Well-traveled industry executive Robert Guth is leaving his impression on another carrier. After five months as the interim president and CEO of Integra, Guth, a former key player in business services for Level 3, TelCove and AT&T, has led the Western US carrier to create two new business aimed at improving Integra's ability to serve both very large and mid-market customers.
Though Integra, based in Vancouver, Wash., has been working in recent years to broaden its horizons from the small-business CLEC it once was, company officials tell Light Reading that the interim boss had "tremendous influence" on the biggest step yet to move beyond that legacy. Integra said this week it is realigning around two business units: Electric Lightwave and Integra Business. The former will address the unique needs of large enterprises, data centers, government and the wholesale market, likely bringing Integra into more competitive clashes with Guth's onetime employers. The latter unit will take on the concerns of mid-market businesses -- a segment that everyone, from the national telcos to regional CLECs to cable TV companies, is keen to capture. (See Integra Creates New Business Units.)
Fifteen-year Integra veteran Dan Stoll has been named president of the Electric Lightwave unit, which itself is named for the carrier Integra acquired in 2006. Though not Integra's original bread and butter, the large customer segment Electric Lightwave is tackling now represents 40% of Integra's business. Still, the carrier is determined to grow its share, even as larger national carriers intensify their own pursuit of data center connectivity clients and other opportunities.
"From a product perspective, Electric Lightwave customers are data-centric and big pipe-oriented," Stoll says. "They need an additional product set that includes security, certifications and other products."
But what will really set Integra apart in that end of the market is its array of unique fiber routes and a local service model that makes it easier to do business with, says Joe Harding, chief marketing officer at Integra. "The large customers and the mid-market customers have different needs, and should be approached differently," says Harding. "Experience has become the sell."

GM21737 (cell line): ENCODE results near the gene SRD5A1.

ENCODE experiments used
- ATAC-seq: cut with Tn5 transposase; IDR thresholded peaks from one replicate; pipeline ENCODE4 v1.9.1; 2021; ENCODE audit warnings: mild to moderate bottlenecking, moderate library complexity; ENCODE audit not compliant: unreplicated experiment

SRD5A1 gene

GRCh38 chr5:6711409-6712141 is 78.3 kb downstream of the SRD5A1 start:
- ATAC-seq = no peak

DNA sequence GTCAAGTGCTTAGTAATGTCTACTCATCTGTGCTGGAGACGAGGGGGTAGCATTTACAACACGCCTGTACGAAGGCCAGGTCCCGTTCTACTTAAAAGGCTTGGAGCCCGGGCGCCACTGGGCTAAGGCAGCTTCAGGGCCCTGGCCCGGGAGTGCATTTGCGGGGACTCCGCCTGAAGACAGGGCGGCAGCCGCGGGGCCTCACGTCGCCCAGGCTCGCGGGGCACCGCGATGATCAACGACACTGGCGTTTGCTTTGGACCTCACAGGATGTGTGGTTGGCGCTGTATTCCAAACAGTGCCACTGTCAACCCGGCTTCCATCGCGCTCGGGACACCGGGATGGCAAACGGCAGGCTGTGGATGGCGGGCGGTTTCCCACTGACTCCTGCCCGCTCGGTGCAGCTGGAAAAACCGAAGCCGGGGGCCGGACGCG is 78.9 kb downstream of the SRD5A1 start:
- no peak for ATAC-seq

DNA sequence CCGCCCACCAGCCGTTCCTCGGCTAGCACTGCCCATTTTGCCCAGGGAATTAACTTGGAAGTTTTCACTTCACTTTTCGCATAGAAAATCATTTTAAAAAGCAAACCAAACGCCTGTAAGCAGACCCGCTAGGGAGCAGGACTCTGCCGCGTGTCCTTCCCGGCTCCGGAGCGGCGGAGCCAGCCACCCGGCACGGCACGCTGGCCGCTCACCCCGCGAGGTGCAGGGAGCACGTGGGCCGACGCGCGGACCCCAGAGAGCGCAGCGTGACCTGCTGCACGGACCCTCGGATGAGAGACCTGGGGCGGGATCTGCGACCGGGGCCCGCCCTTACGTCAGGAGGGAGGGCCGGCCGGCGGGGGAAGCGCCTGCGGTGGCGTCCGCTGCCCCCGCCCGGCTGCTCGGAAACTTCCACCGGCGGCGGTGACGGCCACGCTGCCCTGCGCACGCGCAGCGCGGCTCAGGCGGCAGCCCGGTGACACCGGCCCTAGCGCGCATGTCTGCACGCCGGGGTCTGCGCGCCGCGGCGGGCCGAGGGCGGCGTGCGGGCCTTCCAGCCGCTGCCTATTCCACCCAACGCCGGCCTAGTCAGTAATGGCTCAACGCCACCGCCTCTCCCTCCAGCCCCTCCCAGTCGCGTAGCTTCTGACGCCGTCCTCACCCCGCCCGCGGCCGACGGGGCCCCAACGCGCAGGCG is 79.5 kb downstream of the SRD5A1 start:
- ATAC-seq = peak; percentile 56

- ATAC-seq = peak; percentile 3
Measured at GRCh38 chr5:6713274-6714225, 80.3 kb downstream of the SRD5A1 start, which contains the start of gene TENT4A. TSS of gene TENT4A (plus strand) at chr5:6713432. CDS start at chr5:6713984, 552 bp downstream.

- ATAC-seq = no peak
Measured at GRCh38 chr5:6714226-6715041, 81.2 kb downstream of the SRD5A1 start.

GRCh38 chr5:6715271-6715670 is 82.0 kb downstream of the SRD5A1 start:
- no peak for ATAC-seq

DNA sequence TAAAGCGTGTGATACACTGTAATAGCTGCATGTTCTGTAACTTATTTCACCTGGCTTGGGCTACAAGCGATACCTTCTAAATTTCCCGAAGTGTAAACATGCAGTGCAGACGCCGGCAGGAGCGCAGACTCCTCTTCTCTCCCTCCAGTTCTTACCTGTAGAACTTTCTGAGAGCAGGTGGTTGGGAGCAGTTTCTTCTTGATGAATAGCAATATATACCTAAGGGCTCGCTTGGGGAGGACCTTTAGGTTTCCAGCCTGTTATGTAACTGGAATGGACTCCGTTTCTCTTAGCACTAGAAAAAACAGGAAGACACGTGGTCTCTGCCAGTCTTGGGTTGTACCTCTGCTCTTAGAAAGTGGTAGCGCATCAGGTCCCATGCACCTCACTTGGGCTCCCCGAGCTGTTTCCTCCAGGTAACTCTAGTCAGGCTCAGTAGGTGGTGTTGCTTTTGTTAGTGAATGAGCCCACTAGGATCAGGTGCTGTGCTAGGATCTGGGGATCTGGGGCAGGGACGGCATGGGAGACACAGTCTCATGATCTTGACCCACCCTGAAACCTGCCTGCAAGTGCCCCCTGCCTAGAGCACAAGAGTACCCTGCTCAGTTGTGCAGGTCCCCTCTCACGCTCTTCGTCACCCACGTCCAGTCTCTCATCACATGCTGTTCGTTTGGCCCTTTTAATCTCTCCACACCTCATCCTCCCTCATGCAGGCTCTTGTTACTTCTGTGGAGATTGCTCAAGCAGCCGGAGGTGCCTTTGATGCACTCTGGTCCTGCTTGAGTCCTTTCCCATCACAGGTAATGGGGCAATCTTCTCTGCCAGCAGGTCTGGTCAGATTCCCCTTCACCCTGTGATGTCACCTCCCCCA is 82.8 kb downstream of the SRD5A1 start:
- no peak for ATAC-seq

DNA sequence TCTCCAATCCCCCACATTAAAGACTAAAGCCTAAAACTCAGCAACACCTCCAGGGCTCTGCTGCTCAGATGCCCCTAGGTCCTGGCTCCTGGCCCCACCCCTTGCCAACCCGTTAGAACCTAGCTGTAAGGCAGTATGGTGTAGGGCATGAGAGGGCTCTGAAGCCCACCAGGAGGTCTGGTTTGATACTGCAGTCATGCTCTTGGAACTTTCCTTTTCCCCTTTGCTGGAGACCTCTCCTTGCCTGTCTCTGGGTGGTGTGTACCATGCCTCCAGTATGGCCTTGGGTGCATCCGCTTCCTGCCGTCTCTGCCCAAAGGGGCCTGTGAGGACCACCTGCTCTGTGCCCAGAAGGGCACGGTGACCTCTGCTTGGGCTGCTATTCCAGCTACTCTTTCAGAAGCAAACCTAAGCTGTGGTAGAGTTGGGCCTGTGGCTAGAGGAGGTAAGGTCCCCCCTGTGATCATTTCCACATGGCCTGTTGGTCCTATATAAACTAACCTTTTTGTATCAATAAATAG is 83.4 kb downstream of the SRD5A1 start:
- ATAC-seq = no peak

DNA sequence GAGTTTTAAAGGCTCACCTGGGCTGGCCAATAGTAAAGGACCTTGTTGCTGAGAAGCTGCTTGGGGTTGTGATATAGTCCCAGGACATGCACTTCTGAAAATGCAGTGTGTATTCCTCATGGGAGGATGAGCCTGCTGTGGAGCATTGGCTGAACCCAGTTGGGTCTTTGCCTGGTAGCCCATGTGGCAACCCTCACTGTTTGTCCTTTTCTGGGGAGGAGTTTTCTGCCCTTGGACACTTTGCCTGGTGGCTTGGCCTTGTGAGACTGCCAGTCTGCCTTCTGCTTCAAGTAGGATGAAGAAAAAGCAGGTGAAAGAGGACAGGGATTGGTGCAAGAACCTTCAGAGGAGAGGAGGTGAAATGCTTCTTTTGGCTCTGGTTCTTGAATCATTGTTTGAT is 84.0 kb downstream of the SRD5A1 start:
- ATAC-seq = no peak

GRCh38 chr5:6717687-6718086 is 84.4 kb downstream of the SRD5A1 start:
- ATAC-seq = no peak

However, sheer capacity certainly helps, and Integra has upgraded several routes to 100G, and also offers dedicated wavelength services between several metros in the Western US. Harding also promised the organizational shift would result in "more aggressive investment in Integra's fiber network assets." (See Integra Unveils Dedicated 100G Connections and Ciena Upgrades Integra Route with 100G.)
Integra has yet to name a leader for the Integra Business unit. Harding adds that while some staff for the new units is being drawn from the company's current talent pool, "We are in the process of bringing on incremental talent with enterprise and mid-market applications expertise, particularly to support the sales and service management functions of the organizations."
Integra is also still looking for a permanent CEO, but it sounds like Guth has been doing more than just keeping the seat warm since he took over following the departure of Kevin O'Hara last September. Harding, who like Guth and former Integra CEO O'Hara, worked at Level 3 Communications Inc. (NYSE: LVLT) for several years, says, "Bob has given us a firm hand on the wheel." (See Guth Replaces O'Hara As Integra CEO.)
— Dan O'Shea, Managing Editor, Light Reading